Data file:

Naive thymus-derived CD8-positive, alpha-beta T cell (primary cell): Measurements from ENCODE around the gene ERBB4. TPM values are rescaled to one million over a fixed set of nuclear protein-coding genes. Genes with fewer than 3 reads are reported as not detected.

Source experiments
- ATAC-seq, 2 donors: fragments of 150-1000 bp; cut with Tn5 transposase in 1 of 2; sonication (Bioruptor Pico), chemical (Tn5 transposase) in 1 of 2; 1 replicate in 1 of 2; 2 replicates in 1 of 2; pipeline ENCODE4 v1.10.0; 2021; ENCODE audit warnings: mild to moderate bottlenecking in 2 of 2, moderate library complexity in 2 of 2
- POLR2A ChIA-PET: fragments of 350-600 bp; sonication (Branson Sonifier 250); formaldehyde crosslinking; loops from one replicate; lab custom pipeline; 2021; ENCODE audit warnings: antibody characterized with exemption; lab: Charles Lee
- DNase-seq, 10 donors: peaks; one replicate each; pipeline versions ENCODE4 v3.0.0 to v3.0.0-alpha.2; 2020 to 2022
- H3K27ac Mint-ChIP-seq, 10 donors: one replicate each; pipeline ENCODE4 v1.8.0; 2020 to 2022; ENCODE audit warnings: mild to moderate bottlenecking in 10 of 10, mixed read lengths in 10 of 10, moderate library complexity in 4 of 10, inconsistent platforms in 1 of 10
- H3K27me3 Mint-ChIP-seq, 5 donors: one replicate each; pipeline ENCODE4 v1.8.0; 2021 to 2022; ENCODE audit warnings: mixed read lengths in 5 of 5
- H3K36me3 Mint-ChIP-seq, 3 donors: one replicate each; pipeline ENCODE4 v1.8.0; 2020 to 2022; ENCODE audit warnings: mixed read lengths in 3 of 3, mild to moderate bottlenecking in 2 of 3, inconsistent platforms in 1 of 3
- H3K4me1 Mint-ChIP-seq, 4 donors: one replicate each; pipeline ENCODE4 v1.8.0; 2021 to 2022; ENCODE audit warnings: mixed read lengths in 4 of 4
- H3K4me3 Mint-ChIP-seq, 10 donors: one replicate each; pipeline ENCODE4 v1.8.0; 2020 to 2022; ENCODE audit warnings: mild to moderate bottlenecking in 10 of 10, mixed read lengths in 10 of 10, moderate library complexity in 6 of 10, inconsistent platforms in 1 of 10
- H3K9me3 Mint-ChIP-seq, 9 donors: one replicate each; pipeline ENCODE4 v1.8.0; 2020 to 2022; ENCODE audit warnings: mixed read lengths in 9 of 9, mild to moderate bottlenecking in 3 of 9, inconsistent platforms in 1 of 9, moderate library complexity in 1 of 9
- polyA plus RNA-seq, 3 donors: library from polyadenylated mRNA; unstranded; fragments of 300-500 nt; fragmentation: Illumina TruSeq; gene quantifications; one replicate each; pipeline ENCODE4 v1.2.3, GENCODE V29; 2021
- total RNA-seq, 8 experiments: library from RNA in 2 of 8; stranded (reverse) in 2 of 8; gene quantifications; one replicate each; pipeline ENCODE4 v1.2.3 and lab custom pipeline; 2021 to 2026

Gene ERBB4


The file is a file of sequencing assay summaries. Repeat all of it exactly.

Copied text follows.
Naive thymus-derived CD8-positive, alpha-beta T cell (primary cell): Measurements from ENCODE around the gene ERBB4. TPM values are rescaled to one million over a fixed set of nuclear protein-coding genes. Genes with fewer than 3 reads are reported as not detected.

Source experiments
- ATAC-seq, 2 donors: fragments of 150-1000 bp; cut with Tn5 transposase in 1 of 2; sonication (Bioruptor Pico), chemical (Tn5 transposase) in 1 of 2; 1 replicate in 1 of 2; 2 replicates in 1 of 2; pipeline ENCODE4 v1.10.0; 2021; ENCODE audit warnings: mild to moderate bottlenecking in 2 of 2, moderate library complexity in 2 of 2
- POLR2A ChIA-PET: fragments of 350-600 bp; sonication (Branson Sonifier 250); formaldehyde crosslinking; loops from one replicate; lab custom pipeline; 2021; ENCODE audit warnings: antibody characterized with exemption; lab: Charles Lee
- DNase-seq, 10 donors: peaks; one replicate each; pipeline versions ENCODE4 v3.0.0 to v3.0.0-alpha.2; 2020 to 2022
- H3K27ac Mint-ChIP-seq, 10 donors: one replicate each; pipeline ENCODE4 v1.8.0; 2020 to 2022; ENCODE audit warnings: mild to moderate bottlenecking in 10 of 10, mixed read lengths in 10 of 10, moderate library complexity in 4 of 10, inconsistent platforms in 1 of 10
- H3K27me3 Mint-ChIP-seq, 5 donors: one replicate each; pipeline ENCODE4 v1.8.0; 2021 to 2022; ENCODE audit warnings: mixed read lengths in 5 of 5
- H3K36me3 Mint-ChIP-seq, 3 donors: one replicate each; pipeline ENCODE4 v1.8.0; 2020 to 2022; ENCODE audit warnings: mixed read lengths in 3 of 3, mild to moderate bottlenecking in 2 of 3, inconsistent platforms in 1 of 3
- H3K4me1 Mint-ChIP-seq, 4 donors: one replicate each; pipeline ENCODE4 v1.8.0; 2021 to 2022; ENCODE audit warnings: mixed read lengths in 4 of 4
- H3K4me3 Mint-ChIP-seq, 10 donors: one replicate each; pipeline ENCODE4 v1.8.0; 2020 to 2022; ENCODE audit warnings: mild to moderate bottlenecking in 10 of 10, mixed read lengths in 10 of 10, moderate library complexity in 6 of 10, inconsistent platforms in 1 of 10
- H3K9me3 Mint-ChIP-seq, 9 donors: one replicate each; pipeline ENCODE4 v1.8.0; 2020 to 2022; ENCODE audit warnings: mixed read lengths in 9 of 9, mild to moderate bottlenecking in 3 of 9, inconsistent platforms in 1 of 9, moderate library complexity in 1 of 9
- polyA plus RNA-seq, 3 donors: library from polyadenylated mRNA; unstranded; fragments of 300-500 nt; fragmentation: Illumina TruSeq; gene quantifications; one replicate each; pipeline ENCODE4 v1.2.3, GENCODE V29; 2021
- total RNA-seq, 8 experiments: library from RNA in 2 of 8; stranded (reverse) in 2 of 8; gene quantifications; one replicate each; pipeline ENCODE4 v1.2.3 and lab custom pipeline; 2021 to 2026

Gene ERBB4